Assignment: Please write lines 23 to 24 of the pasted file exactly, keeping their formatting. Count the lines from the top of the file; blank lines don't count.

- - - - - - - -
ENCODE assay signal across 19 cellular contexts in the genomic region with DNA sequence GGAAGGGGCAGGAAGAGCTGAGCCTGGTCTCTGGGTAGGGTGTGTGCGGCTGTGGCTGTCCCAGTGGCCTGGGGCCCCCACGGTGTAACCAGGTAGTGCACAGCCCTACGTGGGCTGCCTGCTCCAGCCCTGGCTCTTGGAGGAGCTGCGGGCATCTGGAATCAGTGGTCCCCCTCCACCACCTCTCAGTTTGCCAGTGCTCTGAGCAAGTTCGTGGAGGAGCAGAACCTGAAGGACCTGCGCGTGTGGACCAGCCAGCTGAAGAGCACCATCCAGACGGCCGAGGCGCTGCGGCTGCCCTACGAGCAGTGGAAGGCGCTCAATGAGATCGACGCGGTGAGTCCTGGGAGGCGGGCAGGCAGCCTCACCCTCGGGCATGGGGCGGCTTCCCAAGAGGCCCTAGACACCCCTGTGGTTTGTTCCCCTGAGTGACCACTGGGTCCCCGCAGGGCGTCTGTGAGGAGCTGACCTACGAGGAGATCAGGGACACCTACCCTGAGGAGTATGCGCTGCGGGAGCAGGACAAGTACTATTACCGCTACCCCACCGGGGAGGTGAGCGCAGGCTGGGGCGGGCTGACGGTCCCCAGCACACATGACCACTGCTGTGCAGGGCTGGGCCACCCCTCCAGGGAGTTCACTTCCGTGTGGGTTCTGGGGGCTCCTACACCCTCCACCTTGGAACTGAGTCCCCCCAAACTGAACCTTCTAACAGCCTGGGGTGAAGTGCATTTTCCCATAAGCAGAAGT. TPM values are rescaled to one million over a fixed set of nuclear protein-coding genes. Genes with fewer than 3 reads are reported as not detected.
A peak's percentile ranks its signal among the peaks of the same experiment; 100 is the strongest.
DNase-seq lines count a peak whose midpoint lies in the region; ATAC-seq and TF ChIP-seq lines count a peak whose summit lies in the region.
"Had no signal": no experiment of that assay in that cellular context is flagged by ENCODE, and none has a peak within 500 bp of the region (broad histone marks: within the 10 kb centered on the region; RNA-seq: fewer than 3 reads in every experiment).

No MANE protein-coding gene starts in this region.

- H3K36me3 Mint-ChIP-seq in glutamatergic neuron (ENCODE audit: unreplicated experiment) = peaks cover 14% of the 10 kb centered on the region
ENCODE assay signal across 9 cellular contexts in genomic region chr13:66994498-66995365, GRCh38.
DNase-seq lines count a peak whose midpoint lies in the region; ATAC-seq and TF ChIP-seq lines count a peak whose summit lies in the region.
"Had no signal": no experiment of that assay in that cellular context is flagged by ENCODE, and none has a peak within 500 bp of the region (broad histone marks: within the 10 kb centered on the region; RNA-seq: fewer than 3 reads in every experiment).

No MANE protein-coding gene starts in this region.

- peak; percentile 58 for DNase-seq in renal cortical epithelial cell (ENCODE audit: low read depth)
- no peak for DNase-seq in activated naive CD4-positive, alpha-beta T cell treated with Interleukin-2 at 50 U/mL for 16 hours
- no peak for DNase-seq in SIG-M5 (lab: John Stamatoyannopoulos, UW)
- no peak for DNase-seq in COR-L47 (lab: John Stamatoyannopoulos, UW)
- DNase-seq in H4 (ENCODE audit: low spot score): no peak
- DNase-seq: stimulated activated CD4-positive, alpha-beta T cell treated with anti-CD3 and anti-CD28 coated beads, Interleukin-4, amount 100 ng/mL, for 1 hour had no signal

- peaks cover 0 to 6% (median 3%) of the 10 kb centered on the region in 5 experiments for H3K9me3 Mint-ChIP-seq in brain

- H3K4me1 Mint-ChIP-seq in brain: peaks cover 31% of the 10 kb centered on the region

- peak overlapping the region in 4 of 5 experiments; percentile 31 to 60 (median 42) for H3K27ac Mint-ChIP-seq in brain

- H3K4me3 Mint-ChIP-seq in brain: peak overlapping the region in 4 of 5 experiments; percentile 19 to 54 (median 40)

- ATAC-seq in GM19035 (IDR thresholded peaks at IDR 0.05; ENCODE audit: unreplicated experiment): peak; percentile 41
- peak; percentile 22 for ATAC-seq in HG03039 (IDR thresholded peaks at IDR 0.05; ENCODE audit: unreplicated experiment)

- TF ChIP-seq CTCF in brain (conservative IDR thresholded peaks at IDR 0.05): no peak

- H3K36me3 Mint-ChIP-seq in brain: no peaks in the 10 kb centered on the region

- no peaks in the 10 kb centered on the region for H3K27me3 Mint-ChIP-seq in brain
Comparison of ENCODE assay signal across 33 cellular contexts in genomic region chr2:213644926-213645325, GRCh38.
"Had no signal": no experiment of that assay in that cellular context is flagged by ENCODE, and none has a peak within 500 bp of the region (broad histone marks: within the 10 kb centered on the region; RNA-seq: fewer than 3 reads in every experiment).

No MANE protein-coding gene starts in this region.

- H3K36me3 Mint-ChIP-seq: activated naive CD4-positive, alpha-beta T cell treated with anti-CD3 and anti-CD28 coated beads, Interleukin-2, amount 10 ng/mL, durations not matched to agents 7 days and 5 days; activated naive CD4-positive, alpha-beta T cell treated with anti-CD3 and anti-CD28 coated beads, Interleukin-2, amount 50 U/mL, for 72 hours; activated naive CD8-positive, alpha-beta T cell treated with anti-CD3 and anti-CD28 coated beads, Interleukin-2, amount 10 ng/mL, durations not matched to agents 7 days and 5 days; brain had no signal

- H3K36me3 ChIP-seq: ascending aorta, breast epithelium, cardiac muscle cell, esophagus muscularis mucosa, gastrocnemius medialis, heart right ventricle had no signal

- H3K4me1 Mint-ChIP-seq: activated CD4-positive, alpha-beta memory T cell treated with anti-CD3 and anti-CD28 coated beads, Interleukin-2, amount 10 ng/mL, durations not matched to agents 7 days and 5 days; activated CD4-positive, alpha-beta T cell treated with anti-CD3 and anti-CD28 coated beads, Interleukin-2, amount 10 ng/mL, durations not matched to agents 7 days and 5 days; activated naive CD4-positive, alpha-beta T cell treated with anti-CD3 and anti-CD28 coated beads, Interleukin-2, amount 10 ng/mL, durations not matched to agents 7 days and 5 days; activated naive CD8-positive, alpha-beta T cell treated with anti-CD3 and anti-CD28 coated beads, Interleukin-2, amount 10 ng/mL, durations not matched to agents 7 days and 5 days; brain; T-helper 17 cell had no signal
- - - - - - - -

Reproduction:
- TF ChIP-seq CTCF in brain (conservative IDR thresholded peaks at IDR 0.05): no peak

- H3K36me3 Mint-ChIP-seq in brain: no peaks in the 10 kb centered on the region